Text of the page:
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Editorial

In, and For, Hope and Solidarity

Mette Louise Berg and Elena Fiddian-Qasmiyeh

We write this editorial in mid-February 2023 as the first anniversary of Russia's invasion of Ukraine fast approaches. The war has so far led to over eight million people fleeing Ukraine to seek refuge across neighboring countries,1 an unprecedented situation in Europe since the end of WWII. While the hospitality and solidarity extended to Ukrainian refugees was widely commended from the onset, commentators, including the UN Special Rapporteur on contemporary forms of racism, Tendayi Achiume, have widely denounced and critiqued the racist and orientalist double standards and “racial tiering” inherent in popular and political responses to displacement from Ukraine (OHCHR 2022; Bayoumi 2022; Jackson Sow 2022; Ray 2022). Ukrainian refugees were welcomed with open borders and “open arms” while racialized third nationals fleeing from the same conflict, including 76,000 students from diverse African countries studying in Ukraine, were forcibly prevented from crossing the same borders, as an extension of institutionalized discriminatory policies which continue to frame migrants and refugees from Africa and the Middle East through the lens of hostility and suspicion (Zaru 2022; Banerjee 2023). Indeed, while Ukrainians have been welcomed across Europe, often explicitly because they have been racialized as white and Christian, people fleeing other conflicts, including wars in which European governments have played an active part, notably Afghanistan, have been met with soldiers and push-backs, in violation of international and regional rights frameworks, including the European Convention on Human Rights, in some cases at the very same borders, notably those of Poland, Latvia, and Lithuania (see Sanderson 2022).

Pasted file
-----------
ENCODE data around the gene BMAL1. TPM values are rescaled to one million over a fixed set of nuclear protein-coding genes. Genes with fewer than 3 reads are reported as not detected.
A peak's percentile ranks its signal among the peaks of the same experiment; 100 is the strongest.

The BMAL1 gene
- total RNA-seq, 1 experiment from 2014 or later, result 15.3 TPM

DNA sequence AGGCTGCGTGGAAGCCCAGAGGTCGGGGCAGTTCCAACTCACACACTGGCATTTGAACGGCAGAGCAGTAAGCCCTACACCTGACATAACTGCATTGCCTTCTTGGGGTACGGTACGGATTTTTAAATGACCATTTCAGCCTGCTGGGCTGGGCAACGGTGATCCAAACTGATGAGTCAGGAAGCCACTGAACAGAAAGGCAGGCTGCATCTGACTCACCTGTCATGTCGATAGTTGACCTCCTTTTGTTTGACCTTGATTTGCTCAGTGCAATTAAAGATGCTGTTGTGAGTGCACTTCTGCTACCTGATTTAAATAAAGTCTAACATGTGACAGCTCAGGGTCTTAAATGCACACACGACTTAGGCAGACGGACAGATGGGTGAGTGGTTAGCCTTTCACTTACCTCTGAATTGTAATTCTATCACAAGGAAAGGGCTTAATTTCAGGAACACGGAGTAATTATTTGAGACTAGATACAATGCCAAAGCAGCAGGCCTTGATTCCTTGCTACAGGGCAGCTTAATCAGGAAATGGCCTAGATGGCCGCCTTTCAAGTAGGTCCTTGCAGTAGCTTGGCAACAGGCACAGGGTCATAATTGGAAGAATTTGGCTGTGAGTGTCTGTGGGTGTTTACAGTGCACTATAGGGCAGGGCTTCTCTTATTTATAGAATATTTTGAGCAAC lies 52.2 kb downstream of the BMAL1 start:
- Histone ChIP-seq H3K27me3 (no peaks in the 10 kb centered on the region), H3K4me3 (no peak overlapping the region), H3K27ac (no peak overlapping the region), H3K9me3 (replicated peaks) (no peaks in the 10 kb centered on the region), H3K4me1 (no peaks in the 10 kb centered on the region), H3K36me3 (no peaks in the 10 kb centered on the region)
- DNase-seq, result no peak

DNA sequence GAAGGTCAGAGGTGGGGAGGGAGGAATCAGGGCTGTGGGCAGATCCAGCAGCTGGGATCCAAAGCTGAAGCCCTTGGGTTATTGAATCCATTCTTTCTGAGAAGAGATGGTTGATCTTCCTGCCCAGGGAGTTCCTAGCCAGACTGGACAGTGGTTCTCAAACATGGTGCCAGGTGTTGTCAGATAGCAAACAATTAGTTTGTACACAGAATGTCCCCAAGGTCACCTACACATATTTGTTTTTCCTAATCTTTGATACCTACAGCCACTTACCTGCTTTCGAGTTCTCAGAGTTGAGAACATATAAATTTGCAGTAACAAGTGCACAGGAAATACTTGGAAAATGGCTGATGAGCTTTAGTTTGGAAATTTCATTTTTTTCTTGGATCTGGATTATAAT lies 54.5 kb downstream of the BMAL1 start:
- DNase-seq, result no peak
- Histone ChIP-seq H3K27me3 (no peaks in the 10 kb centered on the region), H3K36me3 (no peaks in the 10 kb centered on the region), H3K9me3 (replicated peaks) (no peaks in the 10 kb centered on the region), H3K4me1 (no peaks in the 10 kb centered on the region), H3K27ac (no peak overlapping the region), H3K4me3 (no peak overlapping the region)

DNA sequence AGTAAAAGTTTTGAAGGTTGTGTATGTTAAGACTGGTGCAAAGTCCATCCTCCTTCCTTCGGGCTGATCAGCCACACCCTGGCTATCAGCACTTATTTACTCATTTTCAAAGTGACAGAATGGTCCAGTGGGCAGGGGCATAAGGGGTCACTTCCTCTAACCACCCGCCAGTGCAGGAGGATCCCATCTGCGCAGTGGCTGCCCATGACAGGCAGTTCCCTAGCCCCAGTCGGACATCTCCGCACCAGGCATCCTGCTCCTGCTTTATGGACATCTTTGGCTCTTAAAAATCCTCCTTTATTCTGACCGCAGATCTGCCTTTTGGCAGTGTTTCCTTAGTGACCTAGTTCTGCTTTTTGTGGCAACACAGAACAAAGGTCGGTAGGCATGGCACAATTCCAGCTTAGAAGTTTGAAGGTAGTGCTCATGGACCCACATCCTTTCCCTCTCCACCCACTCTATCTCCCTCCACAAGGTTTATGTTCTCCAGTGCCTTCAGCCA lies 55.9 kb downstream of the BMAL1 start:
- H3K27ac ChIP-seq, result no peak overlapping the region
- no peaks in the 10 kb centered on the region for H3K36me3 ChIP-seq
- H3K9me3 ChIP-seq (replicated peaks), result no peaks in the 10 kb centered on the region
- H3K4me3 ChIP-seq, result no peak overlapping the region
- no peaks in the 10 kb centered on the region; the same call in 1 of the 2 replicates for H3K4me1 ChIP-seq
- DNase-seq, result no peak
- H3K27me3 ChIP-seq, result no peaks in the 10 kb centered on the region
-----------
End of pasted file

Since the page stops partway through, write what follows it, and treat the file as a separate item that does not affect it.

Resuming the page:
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Editorial

Mette Louise Berg, Elena Fiddian-Qasmiyeh, and Johanna Waters